The electronics business was so good for Teradyne Inc. last year that it installed robots to speed up its Agoura Hills assembly line while it mapped plans to quadruple the size of its manufacturing plant there.
But there apparently will be no speeded up approval of the company's expansion plans next week when Agoura Hills officials debate whether to allow construction of what could become their young city's largest and most expensive industrial project.
Teradyne wants to buy half of a $75-million business park proposed for a 34-acre site next to the Ventura Freeway, which the developers say they will call the Agoura Hills Technology Park. The Boston-based firm announced this week that the expansion would create 1,250 jobs.
Plans Prompt Complaints
The huge project, however, has not inspired rejoicing over Agoura Hills' good fortune. Rather, the project has prompted some complaints within the eight-square-mile city, whose 16,000 residents incorporated two years ago largely to control growth.
Homeowners in a thousand-house subdivision directly across the freeway from the project site have complained that the development's seven buildings would spoil their view of the area's 2,036-foot landmark, Ladyface Mountain.
Leaders of the Lake Lindero Community Assn. have complained that the estimated 2,800 workers who would eventually work in the 725,000-square-foot industrial park would clog narrow streets and a bridge crossing the freeway. Already, the bridge is often crowded with cars.
The community association also is complaining that runoff from the development would contribute to silting in Lake Lindero. Homeowners last year paid $471,000 to have the 13.5-acre man-made, recreational lake dredged and 100,000 cubic yards of silt carted off.
"This project as presented will most completely demolish the natural environment for a considerable stretch of the freeway," association president Norman Macdonald said in a letter to city planning commissioners, who are meeting Thursday.
An environmental impact report prepared by the city and private consultants for next week's hearing confirms many of the residents' fears. The report, however, also says that "mitigation measures" are planned to reduce the impact of the project.
Paul Williams, the city's planning director, said he will issue his staff's report on the project today to commissioners. He declined to say what his own recommendation for the project will be.
Williams predicted planners will take their time examining the proposal. "It is the biggest project in square footage to come before the city," Williams said. "It's also important as to its prominence to the freeway and to the westerly entry to the city."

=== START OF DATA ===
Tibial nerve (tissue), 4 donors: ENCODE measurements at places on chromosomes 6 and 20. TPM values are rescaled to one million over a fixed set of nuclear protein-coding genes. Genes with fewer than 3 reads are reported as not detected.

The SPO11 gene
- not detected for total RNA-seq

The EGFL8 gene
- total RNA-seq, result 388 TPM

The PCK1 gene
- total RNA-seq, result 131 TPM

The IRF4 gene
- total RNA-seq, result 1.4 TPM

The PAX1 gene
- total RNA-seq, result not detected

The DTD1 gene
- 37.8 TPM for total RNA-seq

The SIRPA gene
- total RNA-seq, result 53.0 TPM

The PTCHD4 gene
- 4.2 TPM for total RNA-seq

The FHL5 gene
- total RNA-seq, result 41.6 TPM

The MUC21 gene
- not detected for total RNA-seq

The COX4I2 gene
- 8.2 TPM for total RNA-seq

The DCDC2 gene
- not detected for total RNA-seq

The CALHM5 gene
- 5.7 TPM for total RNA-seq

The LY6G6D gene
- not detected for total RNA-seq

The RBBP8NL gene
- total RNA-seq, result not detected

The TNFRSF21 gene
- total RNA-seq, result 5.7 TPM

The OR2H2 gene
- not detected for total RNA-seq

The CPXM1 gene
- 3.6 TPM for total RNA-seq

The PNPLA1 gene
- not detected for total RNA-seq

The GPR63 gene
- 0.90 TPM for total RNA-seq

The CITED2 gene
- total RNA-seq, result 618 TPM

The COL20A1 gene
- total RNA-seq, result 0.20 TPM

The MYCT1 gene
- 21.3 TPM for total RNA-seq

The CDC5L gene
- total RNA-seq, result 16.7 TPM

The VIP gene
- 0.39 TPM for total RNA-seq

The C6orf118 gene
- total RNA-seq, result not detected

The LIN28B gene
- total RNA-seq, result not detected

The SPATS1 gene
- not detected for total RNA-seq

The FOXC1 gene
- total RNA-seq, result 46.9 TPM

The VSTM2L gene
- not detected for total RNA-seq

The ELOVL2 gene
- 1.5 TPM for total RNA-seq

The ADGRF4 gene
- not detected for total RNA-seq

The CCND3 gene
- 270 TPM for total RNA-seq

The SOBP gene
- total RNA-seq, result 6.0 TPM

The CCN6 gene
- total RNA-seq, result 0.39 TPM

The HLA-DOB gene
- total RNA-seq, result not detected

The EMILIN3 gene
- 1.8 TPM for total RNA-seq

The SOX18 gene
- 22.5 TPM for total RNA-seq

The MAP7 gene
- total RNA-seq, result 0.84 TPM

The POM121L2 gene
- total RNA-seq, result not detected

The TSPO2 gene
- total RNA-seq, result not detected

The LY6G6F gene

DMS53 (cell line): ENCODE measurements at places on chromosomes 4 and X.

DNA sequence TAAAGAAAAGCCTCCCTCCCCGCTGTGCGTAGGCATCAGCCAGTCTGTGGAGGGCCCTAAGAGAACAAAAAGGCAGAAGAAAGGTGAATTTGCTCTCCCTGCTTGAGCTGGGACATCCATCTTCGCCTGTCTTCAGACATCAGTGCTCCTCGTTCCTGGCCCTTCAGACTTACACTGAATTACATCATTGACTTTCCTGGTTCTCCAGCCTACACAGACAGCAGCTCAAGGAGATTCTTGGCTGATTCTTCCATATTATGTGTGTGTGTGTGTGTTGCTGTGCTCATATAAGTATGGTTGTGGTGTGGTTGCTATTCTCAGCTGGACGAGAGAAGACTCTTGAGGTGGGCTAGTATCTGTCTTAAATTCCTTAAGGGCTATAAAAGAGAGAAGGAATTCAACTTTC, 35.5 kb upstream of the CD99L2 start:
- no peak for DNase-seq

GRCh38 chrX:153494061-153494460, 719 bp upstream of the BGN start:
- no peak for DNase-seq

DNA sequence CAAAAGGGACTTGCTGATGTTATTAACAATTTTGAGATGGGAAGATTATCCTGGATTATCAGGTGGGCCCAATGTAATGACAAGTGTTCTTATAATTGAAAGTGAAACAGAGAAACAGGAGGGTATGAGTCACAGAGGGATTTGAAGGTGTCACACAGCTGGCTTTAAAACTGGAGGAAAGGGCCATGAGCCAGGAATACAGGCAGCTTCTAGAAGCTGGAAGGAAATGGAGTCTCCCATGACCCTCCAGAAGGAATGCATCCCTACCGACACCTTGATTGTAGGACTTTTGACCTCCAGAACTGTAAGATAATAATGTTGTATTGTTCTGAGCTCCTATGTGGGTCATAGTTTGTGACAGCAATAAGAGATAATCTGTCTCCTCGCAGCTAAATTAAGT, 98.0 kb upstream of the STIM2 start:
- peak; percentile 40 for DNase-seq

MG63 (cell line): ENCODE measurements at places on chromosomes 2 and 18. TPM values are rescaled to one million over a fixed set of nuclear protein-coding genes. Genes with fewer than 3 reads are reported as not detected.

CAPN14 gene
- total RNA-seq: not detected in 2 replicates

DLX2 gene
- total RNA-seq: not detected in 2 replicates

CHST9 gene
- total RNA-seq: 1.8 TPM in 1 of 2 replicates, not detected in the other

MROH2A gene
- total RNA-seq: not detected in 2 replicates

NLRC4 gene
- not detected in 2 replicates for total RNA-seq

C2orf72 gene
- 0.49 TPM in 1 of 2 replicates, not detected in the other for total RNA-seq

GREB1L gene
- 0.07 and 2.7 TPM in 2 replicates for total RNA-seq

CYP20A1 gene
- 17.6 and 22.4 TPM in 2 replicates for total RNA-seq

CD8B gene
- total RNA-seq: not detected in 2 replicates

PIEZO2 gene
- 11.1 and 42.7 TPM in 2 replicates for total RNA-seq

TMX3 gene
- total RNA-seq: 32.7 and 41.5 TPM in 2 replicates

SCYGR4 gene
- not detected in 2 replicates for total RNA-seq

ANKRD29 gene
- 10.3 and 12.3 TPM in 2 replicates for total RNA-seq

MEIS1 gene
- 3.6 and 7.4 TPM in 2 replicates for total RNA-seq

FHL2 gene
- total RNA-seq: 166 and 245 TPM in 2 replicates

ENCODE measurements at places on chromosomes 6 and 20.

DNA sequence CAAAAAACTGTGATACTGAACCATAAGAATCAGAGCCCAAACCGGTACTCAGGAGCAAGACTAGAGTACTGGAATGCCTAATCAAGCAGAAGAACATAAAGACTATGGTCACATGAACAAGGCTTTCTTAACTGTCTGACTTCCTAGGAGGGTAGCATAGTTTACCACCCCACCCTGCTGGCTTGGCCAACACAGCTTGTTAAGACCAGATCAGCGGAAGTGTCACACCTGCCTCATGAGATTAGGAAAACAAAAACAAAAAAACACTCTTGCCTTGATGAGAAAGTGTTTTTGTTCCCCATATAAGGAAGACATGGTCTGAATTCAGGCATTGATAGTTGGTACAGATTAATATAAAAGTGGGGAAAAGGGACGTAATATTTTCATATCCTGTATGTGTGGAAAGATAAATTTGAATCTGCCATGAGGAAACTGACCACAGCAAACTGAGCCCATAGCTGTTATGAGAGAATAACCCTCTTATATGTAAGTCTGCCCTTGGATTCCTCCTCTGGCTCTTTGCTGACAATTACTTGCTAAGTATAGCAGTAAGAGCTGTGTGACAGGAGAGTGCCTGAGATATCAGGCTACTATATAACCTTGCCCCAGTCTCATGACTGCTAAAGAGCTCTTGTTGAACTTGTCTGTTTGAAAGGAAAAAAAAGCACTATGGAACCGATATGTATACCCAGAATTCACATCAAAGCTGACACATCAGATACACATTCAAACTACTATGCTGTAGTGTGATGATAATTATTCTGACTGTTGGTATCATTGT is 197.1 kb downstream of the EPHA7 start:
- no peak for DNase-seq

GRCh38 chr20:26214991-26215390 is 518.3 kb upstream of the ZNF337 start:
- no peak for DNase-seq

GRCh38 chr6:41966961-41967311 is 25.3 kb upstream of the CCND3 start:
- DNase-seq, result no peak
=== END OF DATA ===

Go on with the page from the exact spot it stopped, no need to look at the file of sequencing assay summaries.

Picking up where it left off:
He said homeowners have also complained that the project would destroy all but three of the 30 oak trees at the site. One of the three trees is barely alive, he said.
Williams said the traffic-flow issue could be the project's biggest stumbling block. Traffic concerns have recently led to the rejection of three major development projects by either the commission or the City Council. The vetoed projects included a 105-unit apartment complex and two hotels, one that was to have 165 rooms, the other 148.
Developer Promises Aid
Jerry Katell, a 43-year-old Torrance developer who has proposed building the industrial park with the Ahmanson Commercial Development Co., said he is willing to help finance street and bridge-widening work needed in the vicinity of the project. That would include a widened Reyes Adobe Road freeway crossing, which leads to the Lake Lindero community, he said.
"We're hopeful we will get city approvals. I would not say we're confident," Katell said Thursday. "I don't consider Agoura Hills a no-growth city. I think well-designed projects can be approved."
Katell said his designers have repeatedly met with city staff planners so they can comply with Agoura Hills' development guidelines, which are slowly evolving as officials deliberate over a first-ever city master plan.
"I won't say we won't have problems to work out," Katell said.
Teradyne officials said Thursday they are confident that the city will approve the project in time for work to begin on their three buildings in June.
"There's no reason to believe now there will be a problem," said Susan Hudson, Teradyne marketing communications manager. "We're certainly a good employer for that area."
Hudson said 350 Teradyne Semiconductor Test Division employees now assemble computer semiconductor testing equipment at a leased factory in Agoura Hills. A similar number do engineering and final testing of the equipment at a company-owned building in Woodland Hills.
The Woodland Hills building would be sold after operations are consolidated in Agoura Hills, unless company officials decide it is needed for additional expansion, she said. Teradyne has reported that its sales increased from $251 million in 1983 to $389 million last year. The testing equipment produced by the firm ranges in price from $200,000 to $1 million.